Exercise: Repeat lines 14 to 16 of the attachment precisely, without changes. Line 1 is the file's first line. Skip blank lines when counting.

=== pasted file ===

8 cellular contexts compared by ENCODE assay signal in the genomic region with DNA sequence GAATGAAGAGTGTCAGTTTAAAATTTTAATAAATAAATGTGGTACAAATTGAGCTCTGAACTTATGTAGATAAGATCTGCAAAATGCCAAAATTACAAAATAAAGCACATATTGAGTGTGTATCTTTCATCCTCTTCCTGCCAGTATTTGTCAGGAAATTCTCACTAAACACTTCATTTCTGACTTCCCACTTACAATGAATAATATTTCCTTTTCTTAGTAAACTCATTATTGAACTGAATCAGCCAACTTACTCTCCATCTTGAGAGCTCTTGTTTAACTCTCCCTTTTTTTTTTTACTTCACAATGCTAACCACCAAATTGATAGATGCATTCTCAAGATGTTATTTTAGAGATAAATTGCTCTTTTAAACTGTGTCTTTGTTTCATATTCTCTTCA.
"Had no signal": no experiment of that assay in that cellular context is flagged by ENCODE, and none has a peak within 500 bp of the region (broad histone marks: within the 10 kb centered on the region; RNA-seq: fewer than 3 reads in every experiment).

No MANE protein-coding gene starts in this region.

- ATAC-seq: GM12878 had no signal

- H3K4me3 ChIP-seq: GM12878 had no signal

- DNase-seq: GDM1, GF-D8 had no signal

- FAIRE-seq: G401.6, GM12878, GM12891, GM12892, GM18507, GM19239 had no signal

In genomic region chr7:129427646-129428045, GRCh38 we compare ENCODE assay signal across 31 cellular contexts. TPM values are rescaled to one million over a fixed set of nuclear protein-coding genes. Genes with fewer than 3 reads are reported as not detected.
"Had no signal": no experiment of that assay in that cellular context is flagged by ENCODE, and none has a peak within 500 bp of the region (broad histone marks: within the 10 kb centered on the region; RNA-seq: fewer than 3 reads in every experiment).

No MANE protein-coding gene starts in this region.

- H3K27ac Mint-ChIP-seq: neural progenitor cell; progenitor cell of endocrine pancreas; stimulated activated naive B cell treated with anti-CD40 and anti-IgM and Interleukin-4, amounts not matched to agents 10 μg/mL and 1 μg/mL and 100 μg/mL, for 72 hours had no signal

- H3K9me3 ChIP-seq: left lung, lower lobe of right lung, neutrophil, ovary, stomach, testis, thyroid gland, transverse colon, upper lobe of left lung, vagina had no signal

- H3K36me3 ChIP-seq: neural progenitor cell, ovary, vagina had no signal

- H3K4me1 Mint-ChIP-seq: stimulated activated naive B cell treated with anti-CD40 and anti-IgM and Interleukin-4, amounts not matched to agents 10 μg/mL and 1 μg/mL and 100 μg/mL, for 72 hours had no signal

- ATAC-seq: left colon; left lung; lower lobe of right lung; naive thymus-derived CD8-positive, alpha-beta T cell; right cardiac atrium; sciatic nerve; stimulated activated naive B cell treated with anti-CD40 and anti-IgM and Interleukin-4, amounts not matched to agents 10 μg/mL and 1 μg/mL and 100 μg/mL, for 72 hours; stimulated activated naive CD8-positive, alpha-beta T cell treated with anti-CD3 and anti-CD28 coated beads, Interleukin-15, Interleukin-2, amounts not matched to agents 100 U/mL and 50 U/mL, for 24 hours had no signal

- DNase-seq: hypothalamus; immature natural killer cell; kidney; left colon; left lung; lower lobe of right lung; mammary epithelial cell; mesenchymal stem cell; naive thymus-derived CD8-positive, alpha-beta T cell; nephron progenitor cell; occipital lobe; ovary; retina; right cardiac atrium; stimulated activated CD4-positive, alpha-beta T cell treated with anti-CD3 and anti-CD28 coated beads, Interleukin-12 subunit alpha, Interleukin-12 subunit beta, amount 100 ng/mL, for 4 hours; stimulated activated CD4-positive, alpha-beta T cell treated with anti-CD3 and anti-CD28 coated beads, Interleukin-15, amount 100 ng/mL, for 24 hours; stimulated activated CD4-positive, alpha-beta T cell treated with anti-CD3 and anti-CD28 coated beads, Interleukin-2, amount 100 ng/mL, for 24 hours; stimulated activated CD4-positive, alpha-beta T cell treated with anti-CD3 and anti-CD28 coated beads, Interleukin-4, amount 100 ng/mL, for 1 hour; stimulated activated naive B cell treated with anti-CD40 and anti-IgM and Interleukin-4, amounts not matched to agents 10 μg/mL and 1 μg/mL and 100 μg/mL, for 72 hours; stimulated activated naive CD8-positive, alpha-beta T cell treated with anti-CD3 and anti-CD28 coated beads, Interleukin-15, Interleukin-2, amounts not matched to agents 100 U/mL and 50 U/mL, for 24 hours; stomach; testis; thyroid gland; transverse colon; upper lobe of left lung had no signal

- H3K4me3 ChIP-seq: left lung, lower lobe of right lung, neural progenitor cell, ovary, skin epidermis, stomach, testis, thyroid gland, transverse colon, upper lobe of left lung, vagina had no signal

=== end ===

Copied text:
- H3K4me1 Mint-ChIP-seq: stimulated activated naive B cell treated with anti-CD40 and anti-IgM and Interleukin-4, amounts not matched to agents 10 μg/mL and 1 μg/mL and 100 μg/mL, for 72 hours had no signal

- ATAC-seq: left colon; left lung; lower lobe of right lung; naive thymus-derived CD8-positive, alpha-beta T cell; right cardiac atrium; sciatic nerve; stimulated activated naive B cell treated with anti-CD40 and anti-IgM and Interleukin-4, amounts not matched to agents 10 μg/mL and 1 μg/mL and 100 μg/mL, for 72 hours; stimulated activated naive CD8-positive, alpha-beta T cell treated with anti-CD3 and anti-CD28 coated beads, Interleukin-15, Interleukin-2, amounts not matched to agents 100 U/mL and 50 U/mL, for 24 hours had no signal

- DNase-seq: hypothalamus; immature natural killer cell; kidney; left colon; left lung; lower lobe of right lung; mammary epithelial cell; mesenchymal stem cell; naive thymus-derived CD8-positive, alpha-beta T cell; nephron progenitor cell; occipital lobe; ovary; retina; right cardiac atrium; stimulated activated CD4-positive, alpha-beta T cell treated with anti-CD3 and anti-CD28 coated beads, Interleukin-12 subunit alpha, Interleukin-12 subunit beta, amount 100 ng/mL, for 4 hours; stimulated activated CD4-positive, alpha-beta T cell treated with anti-CD3 and anti-CD28 coated beads, Interleukin-15, amount 100 ng/mL, for 24 hours; stimulated activated CD4-positive, alpha-beta T cell treated with anti-CD3 and anti-CD28 coated beads, Interleukin-2, amount 100 ng/mL, for 24 hours; stimulated activated CD4-positive, alpha-beta T cell treated with anti-CD3 and anti-CD28 coated beads, Interleukin-4, amount 100 ng/mL, for 1 hour; stimulated activated naive B cell treated with anti-CD40 and anti-IgM and Interleukin-4, amounts not matched to agents 10 μg/mL and 1 μg/mL and 100 μg/mL, for 72 hours; stimulated activated naive CD8-positive, alpha-beta T cell treated with anti-CD3 and anti-CD28 coated beads, Interleukin-15, Interleukin-2, amounts not matched to agents 100 U/mL and 50 U/mL, for 24 hours; stomach; testis; thyroid gland; transverse colon; upper lobe of left lung had no signal